Training Tips for Law Enforcement & Military
One teaching strategy that I use in every use of force class is to remind my students (usually every 5 mins) to not resist their training partner 100% when they are trying to learn a combative technique.
The reason is simple …
If we were working on say choke defense and I were to apply the choke to you with 100% force each time, you would be knocked out in under 3 seconds.
What does the student who is learning the “defense from a choke” get out of this? Nothing…
Actually he does get something, but it’s very bad and extremely hard to re-program once it is in place and that is, he will now flinch each time the technique is practiced.
This is not the “autonomic” startled flinch but a preconditioned physical /anticipated response to the pain that he knows is about to happen. This is not only counterproductive to training but you now have a student who is not learning anything or paying attention but focusing on the pain he receives from his training partner. I see this happen at the majority of classes where I am an observer and not the Instructor.
Some Defensive Tactics Instructors believe that by punching the student in the face it will toughen them up to the reality of the street. I have never subscribed to this, and at 46 I have trained a great deal of Police and Military professionals. There have also been recent deaths where students didn’t respond well to this “toughen up” approach and never made it through training.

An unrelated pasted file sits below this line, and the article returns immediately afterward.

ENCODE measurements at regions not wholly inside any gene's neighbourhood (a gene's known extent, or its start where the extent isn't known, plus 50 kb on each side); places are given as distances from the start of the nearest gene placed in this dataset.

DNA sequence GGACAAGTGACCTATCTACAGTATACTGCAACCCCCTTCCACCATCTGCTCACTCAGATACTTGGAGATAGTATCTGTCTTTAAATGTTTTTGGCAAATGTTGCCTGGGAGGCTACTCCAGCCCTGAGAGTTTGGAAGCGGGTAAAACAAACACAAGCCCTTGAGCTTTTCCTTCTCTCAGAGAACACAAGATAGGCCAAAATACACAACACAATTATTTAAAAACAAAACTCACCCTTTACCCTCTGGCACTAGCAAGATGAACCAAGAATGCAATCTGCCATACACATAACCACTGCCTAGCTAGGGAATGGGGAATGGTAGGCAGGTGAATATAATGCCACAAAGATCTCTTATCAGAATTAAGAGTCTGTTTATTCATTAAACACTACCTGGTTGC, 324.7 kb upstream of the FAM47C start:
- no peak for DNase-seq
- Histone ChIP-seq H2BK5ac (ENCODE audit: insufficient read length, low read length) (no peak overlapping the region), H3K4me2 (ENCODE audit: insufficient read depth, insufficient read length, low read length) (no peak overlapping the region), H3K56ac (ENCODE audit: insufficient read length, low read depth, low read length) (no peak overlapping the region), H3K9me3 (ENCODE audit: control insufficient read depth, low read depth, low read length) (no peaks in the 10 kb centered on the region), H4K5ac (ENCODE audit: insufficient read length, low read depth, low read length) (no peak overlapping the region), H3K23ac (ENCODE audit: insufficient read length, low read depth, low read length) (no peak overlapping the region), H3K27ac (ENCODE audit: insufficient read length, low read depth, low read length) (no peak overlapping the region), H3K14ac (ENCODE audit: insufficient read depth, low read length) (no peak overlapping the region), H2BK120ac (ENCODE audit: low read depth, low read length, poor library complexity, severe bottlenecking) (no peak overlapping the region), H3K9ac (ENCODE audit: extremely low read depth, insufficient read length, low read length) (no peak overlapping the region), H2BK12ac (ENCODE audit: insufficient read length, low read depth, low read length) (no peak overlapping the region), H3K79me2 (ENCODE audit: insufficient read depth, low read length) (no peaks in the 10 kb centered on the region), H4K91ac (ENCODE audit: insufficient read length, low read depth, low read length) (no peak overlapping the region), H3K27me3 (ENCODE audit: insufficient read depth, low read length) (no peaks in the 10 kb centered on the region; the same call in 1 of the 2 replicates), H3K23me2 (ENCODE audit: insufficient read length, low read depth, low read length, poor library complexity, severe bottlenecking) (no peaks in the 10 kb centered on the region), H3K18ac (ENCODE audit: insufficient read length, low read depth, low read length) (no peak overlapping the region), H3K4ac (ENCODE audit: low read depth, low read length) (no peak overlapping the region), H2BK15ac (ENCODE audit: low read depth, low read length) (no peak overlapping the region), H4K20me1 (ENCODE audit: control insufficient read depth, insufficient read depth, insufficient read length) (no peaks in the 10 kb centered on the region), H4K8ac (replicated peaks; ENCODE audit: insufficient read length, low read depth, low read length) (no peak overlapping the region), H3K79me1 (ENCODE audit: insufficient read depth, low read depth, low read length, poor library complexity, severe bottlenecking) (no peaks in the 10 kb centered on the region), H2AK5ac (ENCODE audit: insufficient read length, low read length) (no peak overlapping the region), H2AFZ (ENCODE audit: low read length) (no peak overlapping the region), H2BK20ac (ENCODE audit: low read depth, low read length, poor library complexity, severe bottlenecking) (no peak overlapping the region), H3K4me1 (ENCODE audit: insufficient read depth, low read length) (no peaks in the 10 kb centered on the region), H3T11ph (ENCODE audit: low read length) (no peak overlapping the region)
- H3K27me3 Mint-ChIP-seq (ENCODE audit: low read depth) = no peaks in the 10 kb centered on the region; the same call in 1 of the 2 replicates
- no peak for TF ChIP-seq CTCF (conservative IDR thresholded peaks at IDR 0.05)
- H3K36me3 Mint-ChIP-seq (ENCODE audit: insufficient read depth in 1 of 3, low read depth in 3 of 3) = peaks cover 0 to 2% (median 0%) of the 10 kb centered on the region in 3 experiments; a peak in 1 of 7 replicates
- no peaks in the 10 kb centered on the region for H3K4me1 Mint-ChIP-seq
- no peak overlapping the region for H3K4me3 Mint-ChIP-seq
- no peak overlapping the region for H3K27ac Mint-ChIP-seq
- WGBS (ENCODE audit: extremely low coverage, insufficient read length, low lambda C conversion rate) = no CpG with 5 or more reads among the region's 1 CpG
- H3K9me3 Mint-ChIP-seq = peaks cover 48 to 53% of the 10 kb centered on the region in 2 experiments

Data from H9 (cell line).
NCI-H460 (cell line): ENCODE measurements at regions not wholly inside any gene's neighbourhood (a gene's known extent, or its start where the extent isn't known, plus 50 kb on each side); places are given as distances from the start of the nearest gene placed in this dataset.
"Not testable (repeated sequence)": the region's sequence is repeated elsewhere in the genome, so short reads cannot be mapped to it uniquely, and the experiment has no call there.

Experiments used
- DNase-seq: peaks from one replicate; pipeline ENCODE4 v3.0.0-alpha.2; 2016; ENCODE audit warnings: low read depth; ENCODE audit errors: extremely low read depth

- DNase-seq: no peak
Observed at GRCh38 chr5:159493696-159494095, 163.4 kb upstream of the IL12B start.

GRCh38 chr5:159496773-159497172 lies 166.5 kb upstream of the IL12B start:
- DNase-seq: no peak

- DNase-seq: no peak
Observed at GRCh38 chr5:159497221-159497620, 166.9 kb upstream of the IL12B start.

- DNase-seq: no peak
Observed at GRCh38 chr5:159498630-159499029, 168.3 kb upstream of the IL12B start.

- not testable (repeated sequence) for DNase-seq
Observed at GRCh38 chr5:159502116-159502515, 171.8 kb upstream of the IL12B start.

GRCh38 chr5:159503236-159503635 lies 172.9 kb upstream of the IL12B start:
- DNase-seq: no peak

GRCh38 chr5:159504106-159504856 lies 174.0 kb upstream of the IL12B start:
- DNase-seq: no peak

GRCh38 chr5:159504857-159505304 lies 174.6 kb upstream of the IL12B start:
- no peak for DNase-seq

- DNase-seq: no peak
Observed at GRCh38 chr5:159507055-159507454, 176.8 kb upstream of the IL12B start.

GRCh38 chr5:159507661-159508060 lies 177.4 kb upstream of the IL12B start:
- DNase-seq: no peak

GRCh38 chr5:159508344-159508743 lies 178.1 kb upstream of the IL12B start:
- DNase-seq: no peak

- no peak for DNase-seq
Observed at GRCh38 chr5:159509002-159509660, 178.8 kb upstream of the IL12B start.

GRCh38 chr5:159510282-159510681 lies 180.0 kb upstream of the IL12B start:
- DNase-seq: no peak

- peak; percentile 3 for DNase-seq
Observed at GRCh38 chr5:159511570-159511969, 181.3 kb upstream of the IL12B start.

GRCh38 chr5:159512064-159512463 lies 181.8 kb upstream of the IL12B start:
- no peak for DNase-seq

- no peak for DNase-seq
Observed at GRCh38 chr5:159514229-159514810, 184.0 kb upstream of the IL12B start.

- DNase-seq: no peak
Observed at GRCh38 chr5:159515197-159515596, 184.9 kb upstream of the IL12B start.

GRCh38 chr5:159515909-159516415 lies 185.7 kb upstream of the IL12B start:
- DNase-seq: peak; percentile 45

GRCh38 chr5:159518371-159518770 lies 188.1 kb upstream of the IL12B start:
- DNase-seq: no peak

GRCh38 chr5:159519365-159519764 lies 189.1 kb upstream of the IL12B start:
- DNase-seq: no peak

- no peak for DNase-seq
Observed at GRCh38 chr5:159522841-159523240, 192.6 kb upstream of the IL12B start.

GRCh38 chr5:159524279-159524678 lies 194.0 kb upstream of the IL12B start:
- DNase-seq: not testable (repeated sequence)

As Instructors, our goal is to ensure that the techniques being learned are being absorbed by our Officers so that they become an automatic unconscious response which requires little cognitive thought to perform in a critical incident (gross motor-skill vs. complex). Before you get the wrong idea about my own training, the students in my classes work hard, for a min of 4 hours with only water and bathroom breaks. There is a difference between conditioning your students to ensure an offensive mindset instead of brutalizing them. One will produce a Warrior while the later leaves mental self doubt to react appropriately when their life or their partners is on the line.
Ensure ground rules for your students because you are there to set the tone of the class. Abraham Maslow “needs hierarchy” states that the student or learner needs to feel physically safe in their class environment. Before you dismiss this with a laugh, realize that Maslow is regarded as somewhat of a legendary figure in the study of how our brains process the learning cycle.
Legendary Special Forces Operator “Paul Howe” author of “Leadership and training for the fight” talks about his experience of seeing grossly overweight Instructors screaming at young fit recruits to do things which they themselves were physically incapable of…
This inevitable is up to you as the Instructor to decide which direction that you want to pursue. Am I against hard physical contact? No. Provided it is done with an end result or a specific goal in mind, and all the safety precautions are in place to minimize the chance of injuries to your students.
Train the Sheepdogs to fight the Wolves and protect the flock. Ultimately, that is our role as a good Instructor. We need to spend more time in this day and age of budget cuts and limited training time, to maximize the learning potential of our students so that they are prepared to “fight the good fight.”
Written by Odhinn Kohout